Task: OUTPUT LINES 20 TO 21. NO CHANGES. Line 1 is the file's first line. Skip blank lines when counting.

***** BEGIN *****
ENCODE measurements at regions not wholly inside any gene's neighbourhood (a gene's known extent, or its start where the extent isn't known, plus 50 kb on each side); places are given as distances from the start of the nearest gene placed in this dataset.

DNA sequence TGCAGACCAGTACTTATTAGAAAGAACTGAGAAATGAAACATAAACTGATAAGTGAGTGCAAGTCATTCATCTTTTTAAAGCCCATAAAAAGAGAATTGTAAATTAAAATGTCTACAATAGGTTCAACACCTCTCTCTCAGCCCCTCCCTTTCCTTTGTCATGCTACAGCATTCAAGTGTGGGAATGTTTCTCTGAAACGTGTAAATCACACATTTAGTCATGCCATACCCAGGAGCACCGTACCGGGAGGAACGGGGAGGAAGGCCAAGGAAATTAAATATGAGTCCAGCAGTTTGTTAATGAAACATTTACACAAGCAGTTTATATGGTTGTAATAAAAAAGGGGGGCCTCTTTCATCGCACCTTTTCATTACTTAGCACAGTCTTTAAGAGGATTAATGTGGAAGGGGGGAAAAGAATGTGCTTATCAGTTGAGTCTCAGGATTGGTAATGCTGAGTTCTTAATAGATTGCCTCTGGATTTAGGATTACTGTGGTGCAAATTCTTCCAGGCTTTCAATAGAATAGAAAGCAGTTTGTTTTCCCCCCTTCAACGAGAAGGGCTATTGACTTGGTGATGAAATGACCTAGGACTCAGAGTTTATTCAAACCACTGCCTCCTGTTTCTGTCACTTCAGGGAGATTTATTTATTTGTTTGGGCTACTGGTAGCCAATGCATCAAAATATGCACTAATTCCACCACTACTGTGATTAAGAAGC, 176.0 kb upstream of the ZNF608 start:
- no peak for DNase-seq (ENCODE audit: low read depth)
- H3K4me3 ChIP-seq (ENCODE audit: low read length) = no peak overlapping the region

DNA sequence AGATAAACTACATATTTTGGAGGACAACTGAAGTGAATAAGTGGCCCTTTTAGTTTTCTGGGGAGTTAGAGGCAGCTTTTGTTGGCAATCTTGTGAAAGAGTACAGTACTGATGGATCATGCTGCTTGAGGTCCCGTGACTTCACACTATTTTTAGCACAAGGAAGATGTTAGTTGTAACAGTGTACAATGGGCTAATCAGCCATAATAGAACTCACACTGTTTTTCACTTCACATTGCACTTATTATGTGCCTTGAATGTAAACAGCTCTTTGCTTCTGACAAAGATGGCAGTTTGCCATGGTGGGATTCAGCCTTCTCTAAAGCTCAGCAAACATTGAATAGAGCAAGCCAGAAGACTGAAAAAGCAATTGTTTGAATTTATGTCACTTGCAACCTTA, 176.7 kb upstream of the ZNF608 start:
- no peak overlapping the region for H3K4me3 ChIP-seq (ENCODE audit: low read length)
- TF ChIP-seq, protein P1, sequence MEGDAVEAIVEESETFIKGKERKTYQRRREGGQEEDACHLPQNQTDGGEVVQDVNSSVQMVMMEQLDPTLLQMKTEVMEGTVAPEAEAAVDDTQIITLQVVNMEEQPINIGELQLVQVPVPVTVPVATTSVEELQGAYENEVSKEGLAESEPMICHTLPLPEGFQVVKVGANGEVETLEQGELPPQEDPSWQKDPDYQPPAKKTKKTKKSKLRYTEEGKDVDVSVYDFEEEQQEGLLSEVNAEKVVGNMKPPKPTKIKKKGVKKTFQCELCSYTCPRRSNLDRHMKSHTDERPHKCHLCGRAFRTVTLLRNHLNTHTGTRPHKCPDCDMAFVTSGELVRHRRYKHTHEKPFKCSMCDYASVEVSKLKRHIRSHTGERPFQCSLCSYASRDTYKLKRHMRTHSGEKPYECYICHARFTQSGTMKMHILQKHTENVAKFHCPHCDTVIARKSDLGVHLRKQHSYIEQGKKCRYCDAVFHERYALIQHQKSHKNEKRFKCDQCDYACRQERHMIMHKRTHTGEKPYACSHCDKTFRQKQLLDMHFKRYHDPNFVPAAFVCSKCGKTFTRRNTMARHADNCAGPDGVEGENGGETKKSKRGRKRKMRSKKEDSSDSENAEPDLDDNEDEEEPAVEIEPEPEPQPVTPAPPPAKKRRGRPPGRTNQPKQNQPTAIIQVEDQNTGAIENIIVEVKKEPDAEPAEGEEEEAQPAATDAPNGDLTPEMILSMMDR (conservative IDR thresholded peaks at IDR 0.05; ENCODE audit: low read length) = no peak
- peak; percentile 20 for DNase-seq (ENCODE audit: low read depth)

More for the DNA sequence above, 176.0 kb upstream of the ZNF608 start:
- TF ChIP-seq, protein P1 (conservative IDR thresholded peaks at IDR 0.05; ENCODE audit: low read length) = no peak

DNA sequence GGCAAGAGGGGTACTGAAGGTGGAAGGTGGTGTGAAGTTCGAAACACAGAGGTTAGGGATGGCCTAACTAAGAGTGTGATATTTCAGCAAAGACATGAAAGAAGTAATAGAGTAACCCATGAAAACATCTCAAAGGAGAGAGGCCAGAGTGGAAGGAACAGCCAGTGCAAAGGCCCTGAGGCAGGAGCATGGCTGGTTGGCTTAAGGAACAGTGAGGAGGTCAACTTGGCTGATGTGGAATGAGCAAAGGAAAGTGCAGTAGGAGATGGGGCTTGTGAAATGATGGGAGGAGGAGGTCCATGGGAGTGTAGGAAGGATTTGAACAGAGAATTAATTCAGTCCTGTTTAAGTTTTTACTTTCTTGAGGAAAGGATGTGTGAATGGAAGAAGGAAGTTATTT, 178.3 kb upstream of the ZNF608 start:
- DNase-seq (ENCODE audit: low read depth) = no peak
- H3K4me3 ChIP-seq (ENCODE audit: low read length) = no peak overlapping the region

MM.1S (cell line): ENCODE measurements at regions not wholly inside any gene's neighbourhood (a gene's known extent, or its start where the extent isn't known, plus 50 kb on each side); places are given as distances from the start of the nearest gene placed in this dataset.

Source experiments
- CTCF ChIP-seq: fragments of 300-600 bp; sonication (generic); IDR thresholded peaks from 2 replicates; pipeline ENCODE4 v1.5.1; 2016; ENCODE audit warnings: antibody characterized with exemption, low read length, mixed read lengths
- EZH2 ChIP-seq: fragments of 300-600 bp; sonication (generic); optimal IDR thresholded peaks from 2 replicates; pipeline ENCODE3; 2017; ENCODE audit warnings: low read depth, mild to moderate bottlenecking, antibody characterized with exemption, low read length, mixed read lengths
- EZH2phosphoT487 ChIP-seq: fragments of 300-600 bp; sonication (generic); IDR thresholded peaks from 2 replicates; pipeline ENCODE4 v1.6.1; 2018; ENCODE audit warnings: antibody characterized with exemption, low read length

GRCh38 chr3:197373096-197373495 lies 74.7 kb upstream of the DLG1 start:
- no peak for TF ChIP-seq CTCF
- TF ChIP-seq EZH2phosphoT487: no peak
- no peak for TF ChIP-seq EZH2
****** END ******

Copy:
- no peak for TF ChIP-seq CTCF
- TF ChIP-seq EZH2phosphoT487: no peak